The implementation of the WHO IPC core components and ASP has been recognized as an essential step to battle the emerging burden of HAI and AMR. Experts from different countries and regions with different income levels gave their insights into their successes and problems in the implementation of national IPC programs. Even though their conditions differ significantly, from a well-established IPC program since decades in Chile to a bundle of different IPC initiatives in Mexico, most of them face problems in the continued implementation process. Starting with the sustainability of the programs and the financing in Senegal, other reports included the lack of coordination and issues of different initiatives in Mexico, and the COVID-19 pandemic challenging existing IPC structures due to increased workload while being understaffed at the same time in Chile. ASP as an integral part of any program to combat AMR were introduced in the last 15 years in several presenting countries. However, the effect of these programs is difficult to measure and interpret, as AMR is known to be influenced not only by human consumption of antibiotics, but also antibiotic use in livestock and environmental factors, such as wastewater treatment [38]. This is illustrated by the Japanese experience, where an immediate effect on human antibiotic consumption could be shown after the introduction of interventions, unfortunately without a sustainable effect. In South Africa, despite the extensive surveillance of antimicrobial use, an increase of antibiotic consumption was observed during the following five years. The reason for this remains unknown but is demanding further actions. In some regions of the world, essential parameters for estimating the effect of ASP on AMR are not routinely assessed, such as antimicrobial consumption, which makes it even more difficult to evaluate the effect of individual measures in these specific settings.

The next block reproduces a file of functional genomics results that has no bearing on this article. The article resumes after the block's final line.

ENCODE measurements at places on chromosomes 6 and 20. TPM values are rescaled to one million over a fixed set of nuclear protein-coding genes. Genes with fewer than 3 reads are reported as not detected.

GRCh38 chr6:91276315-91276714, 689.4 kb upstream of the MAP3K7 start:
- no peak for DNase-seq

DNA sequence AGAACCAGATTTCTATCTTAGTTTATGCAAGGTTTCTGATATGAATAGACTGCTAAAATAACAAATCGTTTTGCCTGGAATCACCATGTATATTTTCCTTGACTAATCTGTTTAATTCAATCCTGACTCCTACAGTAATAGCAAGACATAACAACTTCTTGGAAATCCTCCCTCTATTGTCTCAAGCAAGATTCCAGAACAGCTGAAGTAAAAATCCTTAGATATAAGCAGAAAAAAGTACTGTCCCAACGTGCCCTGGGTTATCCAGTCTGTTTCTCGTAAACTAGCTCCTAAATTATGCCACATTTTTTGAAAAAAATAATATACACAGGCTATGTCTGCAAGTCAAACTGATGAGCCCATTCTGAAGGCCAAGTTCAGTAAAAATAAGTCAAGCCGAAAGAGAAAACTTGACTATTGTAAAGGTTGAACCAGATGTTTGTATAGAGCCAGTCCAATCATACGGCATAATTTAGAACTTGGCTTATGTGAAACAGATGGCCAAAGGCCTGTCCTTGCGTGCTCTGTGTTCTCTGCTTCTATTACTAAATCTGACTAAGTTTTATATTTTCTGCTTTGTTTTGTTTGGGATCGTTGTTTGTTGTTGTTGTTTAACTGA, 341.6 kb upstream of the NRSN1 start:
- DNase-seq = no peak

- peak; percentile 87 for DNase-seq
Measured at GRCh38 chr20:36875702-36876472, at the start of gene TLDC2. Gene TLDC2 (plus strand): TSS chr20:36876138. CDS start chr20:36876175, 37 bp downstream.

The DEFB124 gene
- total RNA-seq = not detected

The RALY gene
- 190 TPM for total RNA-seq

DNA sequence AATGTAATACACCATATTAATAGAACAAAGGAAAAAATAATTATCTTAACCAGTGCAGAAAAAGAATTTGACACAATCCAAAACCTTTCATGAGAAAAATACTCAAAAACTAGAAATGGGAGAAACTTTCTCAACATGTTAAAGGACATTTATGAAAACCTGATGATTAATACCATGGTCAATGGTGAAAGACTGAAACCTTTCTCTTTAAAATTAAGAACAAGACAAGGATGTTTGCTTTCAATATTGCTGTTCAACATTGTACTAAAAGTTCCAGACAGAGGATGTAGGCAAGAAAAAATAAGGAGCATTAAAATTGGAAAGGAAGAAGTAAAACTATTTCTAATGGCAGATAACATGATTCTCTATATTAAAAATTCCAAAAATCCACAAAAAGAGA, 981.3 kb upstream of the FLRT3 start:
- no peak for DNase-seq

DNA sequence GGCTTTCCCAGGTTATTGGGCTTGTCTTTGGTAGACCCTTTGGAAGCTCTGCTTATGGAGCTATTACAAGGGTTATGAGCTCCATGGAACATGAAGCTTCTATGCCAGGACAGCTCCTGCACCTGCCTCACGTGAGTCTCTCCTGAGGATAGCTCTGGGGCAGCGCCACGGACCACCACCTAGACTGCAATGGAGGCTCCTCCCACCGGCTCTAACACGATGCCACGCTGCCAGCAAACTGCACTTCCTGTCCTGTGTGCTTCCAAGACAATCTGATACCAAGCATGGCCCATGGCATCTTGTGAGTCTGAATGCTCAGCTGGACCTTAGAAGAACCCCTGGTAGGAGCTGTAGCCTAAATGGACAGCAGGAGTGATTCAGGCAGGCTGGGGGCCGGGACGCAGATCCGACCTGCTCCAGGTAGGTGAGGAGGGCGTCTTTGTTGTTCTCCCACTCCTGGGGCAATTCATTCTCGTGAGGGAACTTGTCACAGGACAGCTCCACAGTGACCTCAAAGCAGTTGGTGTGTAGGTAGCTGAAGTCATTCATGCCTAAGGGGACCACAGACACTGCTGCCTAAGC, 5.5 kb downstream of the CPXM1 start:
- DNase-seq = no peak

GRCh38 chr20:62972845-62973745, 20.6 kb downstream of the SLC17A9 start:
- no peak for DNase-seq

In the last decade, guidelines have been published by the WHO [39], the Centers for Disease Control and Prevention (CDC) [40], and the European Centre for Disease Prevention and control (ECDC) [41] on the requirements of effective ASP and IPC programs. However, the implementation of these guidelines remains a major challenge as the resources available depend on the individual setting. The basis for the successful implementation of IPC programs and ASP is the support of political and healthcare leaders through legislation and processes that facilitate creation of the necessary resources for these programs. Coordination of implementation within a country, but also within a healthcare institution, are key to efficiently use the available human and financial resources. Dedicated healthcare personnel with different skill sets are essential for effective IPC programs and ASP. While the introduction of automated or non-automated surveillance tools seems feasible in most settings, the implementation of more time-consuming activities, such as education and training, behavior change or multimodal strategies, remain challenging. However, these activities are key to spread knowledge about IPC and ASP among healthcare workers and get them engaged and motivated. There is a clear need to expand the clinical pharmacy workforce in the inpatient setting as pharmacists have unique skill sets that are complementary to the expertise physicians have for optimal management of infectious diseases.